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100-Year Floods Could Hit Miami and Key West Yearly by 2050, U.N. Climate Author Warns

Charles Trainor JR. /Miami Herald
William Potash paddles a canoe with friends through flooded streets in Davie in 2017.

A new United Nations climate reportreleased in Monaco this week paints another grim picture for the planet and Florida.

Seas are not only rising, but accelerating and worsening flood threats.

The diversity and abundance of ocean life is declining and marine heat waves are multiplying with the increase in ocean temperatures. More carbon soaked up by oceans is deepening acidification.

Even if carbon is reduced to limit some global warming, lead author Michael Oppenheimer told reporters Thursday that Key West, Miami and Jacksonville could see 100-year flood events occurring every year in three decades.

“Even under those low scenarios, by 2050 many cities and other locations around the world are going to be getting their historic hundred year high water level every year,” said Oppenheimer, a geoscientist at Princeton University. “Let me repeat that: historic hundred year events in terms of flooding will occur annually.”

Oppenheimer warned that it’s likely too late to alter changes baked into the atmosphere through 2050. But scaling back emissions could slow the pace.

Credit Emily Michot/Miami Herald
Emily Michot/Miami Herald
Flooding in Miami Beach threatened homes in 2017.

The report is the latest in a series periodically issued by the UN’s International Panel on Climate Change to update threats and projections for impacts like rising seas and melting ice. About 100 scientists helped compile the information and warned that the accelerating pace of changes is alarming.

“Sea level rise is now about twice as fast as it was over the past century. And it's projected to just keep rising through 2100 at an accelerating pace if we remain on a business as usual emissions trajectory,” Oppenheimer said.

Since 1970, the report says oceans have absorbed 90 percent of the planet’s excess carbon. That’s caused warming temperatures to double since 1993, which helps push up sea levels along with melting ice sheets.

Protective measures like flood walls take time, so governments need to begin work now, Oppenheimer warned.

“The important thing to realize is if we’re worried about this for 2050, you have to start now because a lot of these measures, particularly because hard protection — anything that involves concrete and steel — cannot be done overnight," he said. "The same thing with moving people in a politically acceptable way; getting them to volunteer to move essentially, out of harm’s way.”

Earlier this month, the U.S. Army Corps of Engineers released an early look at plans for cities and neighborhoods around Biscayne Bay that would include flood walls and flood gates, increasing natural barriers like reefs, and elevating buildings. Corps officials say they will also consider buying out property owners. A final plan is expected by September 2021.

Besides flooding, the ocean conditions are also worsening. This is the first time IPCC scientists have documented the number and duration of marine heat waves. That’s causing fish to move, which could make them more vulnerable and affect fisheries globally and in Florida.

“Like the report says, we have begun to document species distribution changes,” said Neil Hammerschlag, a shark researcher at the University of Miami’s Rosenstiel School of Marine and Atmospheric Science.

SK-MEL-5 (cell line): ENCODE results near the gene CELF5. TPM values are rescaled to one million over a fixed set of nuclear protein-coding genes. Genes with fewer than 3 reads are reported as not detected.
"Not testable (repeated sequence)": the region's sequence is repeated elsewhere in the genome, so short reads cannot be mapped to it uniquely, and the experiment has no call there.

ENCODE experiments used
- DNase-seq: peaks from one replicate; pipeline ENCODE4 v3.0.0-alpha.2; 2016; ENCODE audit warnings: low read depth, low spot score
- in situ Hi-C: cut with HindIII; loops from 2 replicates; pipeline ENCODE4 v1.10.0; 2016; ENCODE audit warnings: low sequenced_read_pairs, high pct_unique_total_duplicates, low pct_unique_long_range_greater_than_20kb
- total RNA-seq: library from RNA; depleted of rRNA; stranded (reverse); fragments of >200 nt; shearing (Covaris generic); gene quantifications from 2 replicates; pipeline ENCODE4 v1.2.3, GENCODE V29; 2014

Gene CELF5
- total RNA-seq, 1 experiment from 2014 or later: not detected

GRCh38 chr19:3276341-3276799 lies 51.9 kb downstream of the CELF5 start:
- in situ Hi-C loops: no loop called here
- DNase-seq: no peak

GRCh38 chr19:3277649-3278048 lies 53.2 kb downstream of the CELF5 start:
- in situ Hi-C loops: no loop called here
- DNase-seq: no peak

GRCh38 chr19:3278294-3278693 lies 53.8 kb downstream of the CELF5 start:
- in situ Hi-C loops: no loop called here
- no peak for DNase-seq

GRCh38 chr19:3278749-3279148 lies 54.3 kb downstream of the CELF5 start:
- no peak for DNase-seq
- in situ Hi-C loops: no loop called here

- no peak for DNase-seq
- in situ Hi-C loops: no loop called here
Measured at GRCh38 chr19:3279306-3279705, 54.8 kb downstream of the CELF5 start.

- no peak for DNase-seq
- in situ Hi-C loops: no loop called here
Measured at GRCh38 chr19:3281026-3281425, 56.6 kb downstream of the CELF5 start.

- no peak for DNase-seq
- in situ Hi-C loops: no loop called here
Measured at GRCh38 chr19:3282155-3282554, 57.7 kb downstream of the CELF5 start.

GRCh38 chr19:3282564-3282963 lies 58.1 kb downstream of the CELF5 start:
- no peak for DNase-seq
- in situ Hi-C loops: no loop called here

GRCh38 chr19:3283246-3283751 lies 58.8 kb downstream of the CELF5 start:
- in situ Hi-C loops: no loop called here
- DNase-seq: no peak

Fish rely on their surroundings to regulate their temperature, he said. If they move to cooler water, they may leave behind ranges best suited for finding food, hiding from predators and reproducing.

“They’ve got to find a match between the optimal temperatures for their own internal functioning and physiology, but also make sure that overlaps with places that are good habitat,” Hammerschlag said.

Since 1950, the report says many species, including birds and mammals, have shifted their ranges in response to warming temperatures, loss of sea ice and changes in ocean chemistry like oxygen loss. Some have benefited: albatross have been able to take advantage of increasing winds to widen hunting grounds. But others, like snakes and sea turtles, are suffering: reducing hatchling sizes or, in the case of turtles, influencing the sex of offspring. Scientists have already linked the movement of Atlantic cod and salmon in the Pacific to warming waters.

They warn a poleward shift of fish to cooler water will likely decrease the richness of the ocean.

Other changes noted by the report include:

  • The ocean is taking up twice as much heat as it did before 1993. If no changes are made, by 2100, the ocean could be five to seven times warmer.
  • Rising ocean temperatures have caused surface waters to become less dense compared to deeper waters. That’s limited the movement of surface and deeper water, which can help cool temperatures.
  • The upper levels of the ocean are losing oxygen. Scientists say it’s likely between 0.5 and more than 3 percent have been lost between 1970 and 2010. By 2031 to 2050, up to 80 percent of the ocean could be affected by this oxygen loss.
  • The movement of fish is leading to more feeding on reefs and seagrass meadows, which are also being threatened by rising temperatures. A May reportfrom the U.S. Geological Survey put the value of flood protection from reefs between Fort Lauderdale and Miami during severe storms at $1.6 billion.
  • Warming water and other changes could decrease the amount of life in the ocean by as much as 15 percent by 2080 compared to 1986 to 2005.
Jenny Staletovich is WLRN's Environment Editor. She has been a journalist working in Florida for nearly 20 years. Contact Jenny at jstaletovich@wlrnnews.org
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